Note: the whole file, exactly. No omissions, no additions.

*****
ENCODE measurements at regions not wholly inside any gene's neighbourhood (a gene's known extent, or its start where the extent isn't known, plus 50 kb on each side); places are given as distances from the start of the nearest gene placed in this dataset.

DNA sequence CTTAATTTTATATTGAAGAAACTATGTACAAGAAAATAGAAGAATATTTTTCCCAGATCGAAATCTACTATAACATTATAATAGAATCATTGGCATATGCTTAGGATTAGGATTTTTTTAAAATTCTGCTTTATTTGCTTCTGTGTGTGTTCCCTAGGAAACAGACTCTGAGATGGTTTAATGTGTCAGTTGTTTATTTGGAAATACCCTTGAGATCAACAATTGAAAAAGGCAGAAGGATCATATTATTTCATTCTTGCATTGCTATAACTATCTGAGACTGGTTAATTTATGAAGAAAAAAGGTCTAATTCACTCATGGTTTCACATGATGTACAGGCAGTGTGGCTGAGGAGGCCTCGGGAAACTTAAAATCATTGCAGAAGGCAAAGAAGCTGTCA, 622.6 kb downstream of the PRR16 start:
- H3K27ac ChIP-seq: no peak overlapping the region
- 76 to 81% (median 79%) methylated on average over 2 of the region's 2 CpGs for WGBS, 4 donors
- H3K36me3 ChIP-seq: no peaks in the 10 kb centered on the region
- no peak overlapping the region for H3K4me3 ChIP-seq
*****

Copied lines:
ENCODE measurements at regions not wholly inside any gene's neighbourhood (a gene's known extent, or its start where the extent isn't known, plus 50 kb on each side); places are given as distances from the start of the nearest gene placed in this dataset.

DNA sequence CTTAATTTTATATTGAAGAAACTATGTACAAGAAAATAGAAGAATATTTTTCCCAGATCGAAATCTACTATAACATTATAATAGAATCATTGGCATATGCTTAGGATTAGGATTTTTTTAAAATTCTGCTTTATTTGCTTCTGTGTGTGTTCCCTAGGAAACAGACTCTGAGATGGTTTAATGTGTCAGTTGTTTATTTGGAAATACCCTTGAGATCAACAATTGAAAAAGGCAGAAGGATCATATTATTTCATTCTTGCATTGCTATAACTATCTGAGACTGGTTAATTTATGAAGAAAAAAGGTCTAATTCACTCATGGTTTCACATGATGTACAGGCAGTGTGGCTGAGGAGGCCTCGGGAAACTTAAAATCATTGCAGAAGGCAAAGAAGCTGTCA, 622.6 kb downstream of the PRR16 start:
- H3K27ac ChIP-seq: no peak overlapping the region
- 76 to 81% (median 79%) methylated on average over 2 of the region's 2 CpGs for WGBS, 4 donors
- H3K36me3 ChIP-seq: no peaks in the 10 kb centered on the region
- no peak overlapping the region for H3K4me3 ChIP-seq